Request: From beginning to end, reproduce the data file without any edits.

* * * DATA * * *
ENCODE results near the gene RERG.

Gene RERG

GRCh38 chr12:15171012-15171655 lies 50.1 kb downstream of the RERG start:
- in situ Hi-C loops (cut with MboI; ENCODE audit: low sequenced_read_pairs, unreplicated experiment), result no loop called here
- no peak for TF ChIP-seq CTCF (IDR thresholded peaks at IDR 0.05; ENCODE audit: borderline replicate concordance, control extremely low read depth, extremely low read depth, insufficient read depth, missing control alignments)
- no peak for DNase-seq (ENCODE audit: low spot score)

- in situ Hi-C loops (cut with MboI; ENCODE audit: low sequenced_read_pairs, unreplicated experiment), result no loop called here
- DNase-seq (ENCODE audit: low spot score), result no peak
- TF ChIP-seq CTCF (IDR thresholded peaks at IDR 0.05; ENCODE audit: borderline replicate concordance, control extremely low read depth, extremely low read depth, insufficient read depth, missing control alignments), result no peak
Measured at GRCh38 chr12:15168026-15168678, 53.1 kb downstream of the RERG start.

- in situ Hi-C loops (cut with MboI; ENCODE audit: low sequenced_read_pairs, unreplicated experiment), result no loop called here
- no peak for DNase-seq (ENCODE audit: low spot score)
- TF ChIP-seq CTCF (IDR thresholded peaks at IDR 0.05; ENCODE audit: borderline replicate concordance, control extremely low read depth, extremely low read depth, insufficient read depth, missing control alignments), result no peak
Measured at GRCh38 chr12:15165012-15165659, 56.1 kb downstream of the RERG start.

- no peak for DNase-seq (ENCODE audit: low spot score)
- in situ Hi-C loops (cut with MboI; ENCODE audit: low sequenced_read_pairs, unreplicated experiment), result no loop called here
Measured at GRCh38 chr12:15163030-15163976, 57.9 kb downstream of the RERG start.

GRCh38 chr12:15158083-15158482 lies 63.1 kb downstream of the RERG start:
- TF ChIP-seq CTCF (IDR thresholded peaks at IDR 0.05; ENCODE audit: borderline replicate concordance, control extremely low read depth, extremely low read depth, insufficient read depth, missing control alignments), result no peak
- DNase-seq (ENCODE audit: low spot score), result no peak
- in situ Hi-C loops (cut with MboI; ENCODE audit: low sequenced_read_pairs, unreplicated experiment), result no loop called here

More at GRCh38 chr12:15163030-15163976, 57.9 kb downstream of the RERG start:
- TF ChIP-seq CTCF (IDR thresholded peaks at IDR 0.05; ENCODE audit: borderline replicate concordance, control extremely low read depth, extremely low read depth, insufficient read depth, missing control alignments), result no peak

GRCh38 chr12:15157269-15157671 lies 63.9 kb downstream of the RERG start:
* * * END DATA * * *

ENCODE results near the gene RERG.

Gene RERG

GRCh38 chr12:15171012-15171655 lies 50.1 kb downstream of the RERG start:
- in situ Hi-C loops (cut with MboI; ENCODE audit: low sequenced_read_pairs, unreplicated experiment), result no loop called here
- no peak for TF ChIP-seq CTCF (IDR thresholded peaks at IDR 0.05; ENCODE audit: borderline replicate concordance, control extremely low read depth, extremely low read depth, insufficient read depth, missing control alignments)
- no peak for DNase-seq (ENCODE audit: low spot score)

- in situ Hi-C loops (cut with MboI; ENCODE audit: low sequenced_read_pairs, unreplicated experiment), result no loop called here
- DNase-seq (ENCODE audit: low spot score), result no peak
- TF ChIP-seq CTCF (IDR thresholded peaks at IDR 0.05; ENCODE audit: borderline replicate concordance, control extremely low read depth, extremely low read depth, insufficient read depth, missing control alignments), result no peak
Measured at GRCh38 chr12:15168026-15168678, 53.1 kb downstream of the RERG start.

- in situ Hi-C loops (cut with MboI; ENCODE audit: low sequenced_read_pairs, unreplicated experiment), result no loop called here
- no peak for DNase-seq (ENCODE audit: low spot score)
- TF ChIP-seq CTCF (IDR thresholded peaks at IDR 0.05; ENCODE audit: borderline replicate concordance, control extremely low read depth, extremely low read depth, insufficient read depth, missing control alignments), result no peak
Measured at GRCh38 chr12:15165012-15165659, 56.1 kb downstream of the RERG start.

- no peak for DNase-seq (ENCODE audit: low spot score)
- in situ Hi-C loops (cut with MboI; ENCODE audit: low sequenced_read_pairs, unreplicated experiment), result no loop called here
Measured at GRCh38 chr12:15163030-15163976, 57.9 kb downstream of the RERG start.

GRCh38 chr12:15158083-15158482 lies 63.1 kb downstream of the RERG start:
- TF ChIP-seq CTCF (IDR thresholded peaks at IDR 0.05; ENCODE audit: borderline replicate concordance, control extremely low read depth, extremely low read depth, insufficient read depth, missing control alignments), result no peak
- DNase-seq (ENCODE audit: low spot score), result no peak
- in situ Hi-C loops (cut with MboI; ENCODE audit: low sequenced_read_pairs, unreplicated experiment), result no loop called here

More at GRCh38 chr12:15163030-15163976, 57.9 kb downstream of the RERG start:
- TF ChIP-seq CTCF (IDR thresholded peaks at IDR 0.05; ENCODE audit: borderline replicate concordance, control extremely low read depth, extremely low read depth, insufficient read depth, missing control alignments), result no peak

GRCh38 chr12:15157269-15157671 lies 63.9 kb downstream of the RERG start: